Practical limit of superconductor current is given by the fact, every moving charged object generates magnetic field. The cluster of co-moving electrons is behaving like bunch of magnets, which are oriented concurrently. Such magnets will always repel mutually. Because superconductivity is dependent on existence of Cooper electron pairs (in low temperature superconductors) or densely packed electron clusters (at the case of these "high" Tc ones), the magnetic field produced by superconductor current ALWAYS destroys superconductivity by itself.

This is the true reason of current limit at LHC supermagnets, where the grain boundaries plays no role at all. This mechanism is known from very beginning of superconductor research and it doesn't depend on superconductor structure very much - in this sense the above article is misleading for laymans.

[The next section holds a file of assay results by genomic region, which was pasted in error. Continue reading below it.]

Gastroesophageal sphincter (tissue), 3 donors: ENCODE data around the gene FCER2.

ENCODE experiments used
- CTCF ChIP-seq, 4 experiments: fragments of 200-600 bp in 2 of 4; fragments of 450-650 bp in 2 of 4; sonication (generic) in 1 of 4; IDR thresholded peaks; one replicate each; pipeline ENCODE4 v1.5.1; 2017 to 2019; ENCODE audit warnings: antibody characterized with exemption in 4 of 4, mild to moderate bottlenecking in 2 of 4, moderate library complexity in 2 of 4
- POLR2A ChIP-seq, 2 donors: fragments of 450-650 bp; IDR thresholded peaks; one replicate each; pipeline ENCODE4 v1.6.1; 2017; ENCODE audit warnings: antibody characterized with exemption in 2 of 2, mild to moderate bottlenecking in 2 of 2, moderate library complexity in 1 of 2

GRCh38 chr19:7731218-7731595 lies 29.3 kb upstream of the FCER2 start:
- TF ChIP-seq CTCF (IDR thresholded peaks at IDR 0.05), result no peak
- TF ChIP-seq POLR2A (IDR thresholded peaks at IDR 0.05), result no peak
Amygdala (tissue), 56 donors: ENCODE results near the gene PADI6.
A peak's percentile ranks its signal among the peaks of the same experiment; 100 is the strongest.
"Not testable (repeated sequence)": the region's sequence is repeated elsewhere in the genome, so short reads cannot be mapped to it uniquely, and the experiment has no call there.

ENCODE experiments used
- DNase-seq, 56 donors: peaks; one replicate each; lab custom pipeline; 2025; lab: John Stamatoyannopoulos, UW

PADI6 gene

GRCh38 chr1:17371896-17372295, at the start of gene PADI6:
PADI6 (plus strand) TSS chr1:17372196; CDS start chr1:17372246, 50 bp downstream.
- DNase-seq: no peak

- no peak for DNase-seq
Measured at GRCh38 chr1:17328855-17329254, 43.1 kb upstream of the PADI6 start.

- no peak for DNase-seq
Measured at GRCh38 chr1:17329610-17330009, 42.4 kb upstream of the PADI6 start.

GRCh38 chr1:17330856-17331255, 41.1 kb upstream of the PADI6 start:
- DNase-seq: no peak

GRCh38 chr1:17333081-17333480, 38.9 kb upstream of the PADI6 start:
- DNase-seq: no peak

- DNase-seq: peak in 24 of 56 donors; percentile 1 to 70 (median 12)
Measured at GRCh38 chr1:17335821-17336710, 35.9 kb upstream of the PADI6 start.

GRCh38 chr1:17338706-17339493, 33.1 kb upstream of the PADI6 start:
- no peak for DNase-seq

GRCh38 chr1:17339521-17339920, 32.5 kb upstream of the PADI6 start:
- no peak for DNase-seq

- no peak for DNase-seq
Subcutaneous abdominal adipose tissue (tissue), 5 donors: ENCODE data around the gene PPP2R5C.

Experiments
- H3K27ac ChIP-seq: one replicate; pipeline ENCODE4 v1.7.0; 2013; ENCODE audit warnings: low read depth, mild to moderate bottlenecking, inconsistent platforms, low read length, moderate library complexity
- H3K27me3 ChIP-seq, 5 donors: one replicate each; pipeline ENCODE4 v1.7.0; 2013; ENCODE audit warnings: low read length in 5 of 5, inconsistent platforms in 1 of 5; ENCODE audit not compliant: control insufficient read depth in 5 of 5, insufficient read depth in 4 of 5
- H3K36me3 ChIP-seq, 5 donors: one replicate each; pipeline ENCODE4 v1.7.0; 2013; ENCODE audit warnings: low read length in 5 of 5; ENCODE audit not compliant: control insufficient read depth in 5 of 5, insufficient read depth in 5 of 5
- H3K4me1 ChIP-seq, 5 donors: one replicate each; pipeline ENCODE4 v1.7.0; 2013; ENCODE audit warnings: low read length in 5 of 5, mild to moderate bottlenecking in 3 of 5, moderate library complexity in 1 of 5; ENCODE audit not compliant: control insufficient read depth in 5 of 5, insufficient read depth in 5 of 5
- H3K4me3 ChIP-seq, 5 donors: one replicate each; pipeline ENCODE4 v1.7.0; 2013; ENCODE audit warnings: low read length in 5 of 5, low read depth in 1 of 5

johanfprins
2.6 / 5 (5) Jun 27, 2010
A superconductor IS an insulator which consists of an array of localised orbitals. These orbitals are formed by donor electrons which come from a higher energy state. In order to increase a current a larger electric-field is required. This field increases the energy of the orbitals by polarisation; and since the energy-difference between the donor-electrons and the orbitals thus decreases, the density of orbitals decreases for non-zero temperatures.